Lawyer David Coombs has revealed that Manning had known for a long time she would make such a statement, but “she wanted, essentially, for the media surrounding the trial to dissipate”.
Manning, 25, did not want people to think the statement was insincere.
“People might think it was an effort to get further attention,” Coombs said.
Manning was sentenced last week to 35 years in prison for leaking thousands of pages of classified military and diplomatic material to the anti-secrecy website WikiLeaks. The earliest the soldier could be released on parole is 2020.
Coombs said he and Manning knew the US Army might not provide hormone treatment, but they were hoping the military prison at Fort Leavenworth would allow it as Manning had been diagnosed with gender identity disorder by a military psychiatrist who testified at the trial.
It wasn’t until they read a Courthouse News Service story that Manning decided to make the announcement. The story quoted prison spokeswoman Kimberly Lewis saying the prison would not provide hormone therapy. It was published on 20 August, the day before Manning was sentenced.
“It was Chelsea’s intent to do this all along,” Coombs said. “It was only after Fort Leavenworth had said that they would not provide any sort of medical treatment that we decided not to wait.”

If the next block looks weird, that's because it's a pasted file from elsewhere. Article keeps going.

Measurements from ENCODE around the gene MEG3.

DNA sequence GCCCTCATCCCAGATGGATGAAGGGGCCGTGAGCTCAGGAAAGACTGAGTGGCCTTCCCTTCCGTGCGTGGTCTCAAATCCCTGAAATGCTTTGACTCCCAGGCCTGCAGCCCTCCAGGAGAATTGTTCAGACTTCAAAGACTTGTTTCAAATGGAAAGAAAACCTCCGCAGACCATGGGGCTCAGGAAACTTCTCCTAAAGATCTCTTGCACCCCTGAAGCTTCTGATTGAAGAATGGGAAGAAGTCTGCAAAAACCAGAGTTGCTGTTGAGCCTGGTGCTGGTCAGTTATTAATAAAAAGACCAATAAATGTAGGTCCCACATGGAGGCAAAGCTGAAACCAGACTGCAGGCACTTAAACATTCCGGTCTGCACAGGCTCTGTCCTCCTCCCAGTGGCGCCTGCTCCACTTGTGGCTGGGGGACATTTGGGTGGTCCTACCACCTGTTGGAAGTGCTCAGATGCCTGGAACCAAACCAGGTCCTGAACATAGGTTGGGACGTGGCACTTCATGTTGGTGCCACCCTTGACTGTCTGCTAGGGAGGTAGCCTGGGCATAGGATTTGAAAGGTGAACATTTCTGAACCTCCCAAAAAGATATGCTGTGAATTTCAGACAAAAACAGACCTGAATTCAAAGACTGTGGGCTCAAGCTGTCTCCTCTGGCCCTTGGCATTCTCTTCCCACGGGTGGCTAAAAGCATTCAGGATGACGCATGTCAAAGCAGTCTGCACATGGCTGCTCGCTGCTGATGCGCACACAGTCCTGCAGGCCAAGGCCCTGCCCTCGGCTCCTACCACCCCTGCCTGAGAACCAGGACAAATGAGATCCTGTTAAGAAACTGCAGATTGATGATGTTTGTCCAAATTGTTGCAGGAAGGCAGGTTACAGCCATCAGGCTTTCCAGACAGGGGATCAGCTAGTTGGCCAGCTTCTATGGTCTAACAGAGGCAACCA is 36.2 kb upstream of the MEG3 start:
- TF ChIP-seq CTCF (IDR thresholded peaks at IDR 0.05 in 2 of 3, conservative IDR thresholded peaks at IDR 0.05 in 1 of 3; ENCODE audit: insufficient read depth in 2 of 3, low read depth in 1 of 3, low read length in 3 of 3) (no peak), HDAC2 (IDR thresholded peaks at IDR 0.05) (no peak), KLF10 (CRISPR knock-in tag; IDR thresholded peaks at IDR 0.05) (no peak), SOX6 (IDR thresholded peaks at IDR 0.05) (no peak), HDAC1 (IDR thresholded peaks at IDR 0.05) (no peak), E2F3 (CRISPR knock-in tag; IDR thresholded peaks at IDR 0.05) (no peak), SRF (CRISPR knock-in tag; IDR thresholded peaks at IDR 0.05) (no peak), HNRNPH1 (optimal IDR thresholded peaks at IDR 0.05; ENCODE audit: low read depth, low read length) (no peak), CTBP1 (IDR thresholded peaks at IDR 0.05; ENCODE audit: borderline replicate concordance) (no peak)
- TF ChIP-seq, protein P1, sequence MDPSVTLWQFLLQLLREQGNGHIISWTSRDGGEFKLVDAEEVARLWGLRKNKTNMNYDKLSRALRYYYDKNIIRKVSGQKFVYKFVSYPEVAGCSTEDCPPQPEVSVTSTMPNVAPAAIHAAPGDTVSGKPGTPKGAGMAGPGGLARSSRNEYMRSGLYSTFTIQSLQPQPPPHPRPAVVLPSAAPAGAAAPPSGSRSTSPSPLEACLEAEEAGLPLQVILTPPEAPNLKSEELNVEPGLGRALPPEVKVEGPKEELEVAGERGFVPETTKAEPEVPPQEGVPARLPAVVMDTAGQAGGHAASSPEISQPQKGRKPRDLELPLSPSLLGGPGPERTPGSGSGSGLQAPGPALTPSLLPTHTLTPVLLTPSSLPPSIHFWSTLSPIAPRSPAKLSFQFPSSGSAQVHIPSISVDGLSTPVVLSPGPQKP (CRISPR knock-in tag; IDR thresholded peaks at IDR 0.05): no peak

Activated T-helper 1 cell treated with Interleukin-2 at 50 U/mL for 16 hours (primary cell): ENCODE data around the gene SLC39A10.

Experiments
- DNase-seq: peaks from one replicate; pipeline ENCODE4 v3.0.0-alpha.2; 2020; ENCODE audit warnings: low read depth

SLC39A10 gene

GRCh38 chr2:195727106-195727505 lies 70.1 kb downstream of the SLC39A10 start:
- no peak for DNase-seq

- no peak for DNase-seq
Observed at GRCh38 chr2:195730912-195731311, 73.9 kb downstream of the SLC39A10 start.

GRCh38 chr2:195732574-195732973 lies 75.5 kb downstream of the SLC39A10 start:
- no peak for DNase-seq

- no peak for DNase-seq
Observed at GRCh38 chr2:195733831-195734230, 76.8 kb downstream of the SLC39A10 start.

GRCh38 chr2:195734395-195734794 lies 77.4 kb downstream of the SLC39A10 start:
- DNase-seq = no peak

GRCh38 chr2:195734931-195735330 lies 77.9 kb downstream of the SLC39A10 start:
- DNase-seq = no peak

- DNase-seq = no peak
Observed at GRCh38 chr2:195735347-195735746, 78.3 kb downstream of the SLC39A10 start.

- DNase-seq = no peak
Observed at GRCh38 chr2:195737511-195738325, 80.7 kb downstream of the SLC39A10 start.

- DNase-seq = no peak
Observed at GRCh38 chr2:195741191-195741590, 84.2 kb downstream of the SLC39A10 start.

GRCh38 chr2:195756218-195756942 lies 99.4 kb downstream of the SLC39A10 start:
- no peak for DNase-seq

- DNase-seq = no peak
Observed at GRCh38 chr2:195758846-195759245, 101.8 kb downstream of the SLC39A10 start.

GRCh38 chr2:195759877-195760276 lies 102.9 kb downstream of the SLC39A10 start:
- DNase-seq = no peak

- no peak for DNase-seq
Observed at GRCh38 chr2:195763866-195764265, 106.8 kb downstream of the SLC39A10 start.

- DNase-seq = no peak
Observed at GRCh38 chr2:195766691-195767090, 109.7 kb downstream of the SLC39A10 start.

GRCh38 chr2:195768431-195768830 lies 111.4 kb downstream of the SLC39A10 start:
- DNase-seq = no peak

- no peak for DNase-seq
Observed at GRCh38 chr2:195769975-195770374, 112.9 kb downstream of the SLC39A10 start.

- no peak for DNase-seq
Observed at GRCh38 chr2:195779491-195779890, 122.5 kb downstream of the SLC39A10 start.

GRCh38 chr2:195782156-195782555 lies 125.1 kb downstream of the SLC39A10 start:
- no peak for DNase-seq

Coombs said he hoped the military prison will “do the right thing” so Manning will not have to sue in military or civilian court to gain access to treatment.
Coombs said at this point, Manning does not want sex-reassignment surgery and expects to be kept with men in prison. The Fort Leavenworth prison is all-male.
Coombs said he had seen people online objecting to US taxpayer-funded hormone therapy and said Manning will pay for it.
Hormone therapy, which typically involves high doses of oestrogen to promote breast development and other female characteristics, can help Manning, Coombs said.
“It’s just to be comfortable in her own skin,” Coombs said. He described it as similar to ensuring someone with high blood pressure gets medication.
Coombs also said on his blog that Manning chose Elizabeth as her middle name, replacing Edward. He posted Manning’s statement about her identity change, which was first reported by the American network NBC last Thursday.
Coombs said Manning knows there is the potential for confusion with the name change. The lawyer said Manning expects to be referred to as Bradley when it has to do with events prior to sentencing, the appeal of the court-martial and the request for a presidential pardon. Prison mail must also be addressed to Bradley Manning.
“There’s a realisation that most people know her as Bradley,” Coombs said. “Chelsea is a realist and understands.”
Coombs also said the Bradley Manning Support Network is changing its name to the Private Manning Support Network. It has raised more than $1 million (about £640,000) and is paying Manning’s legal expenses.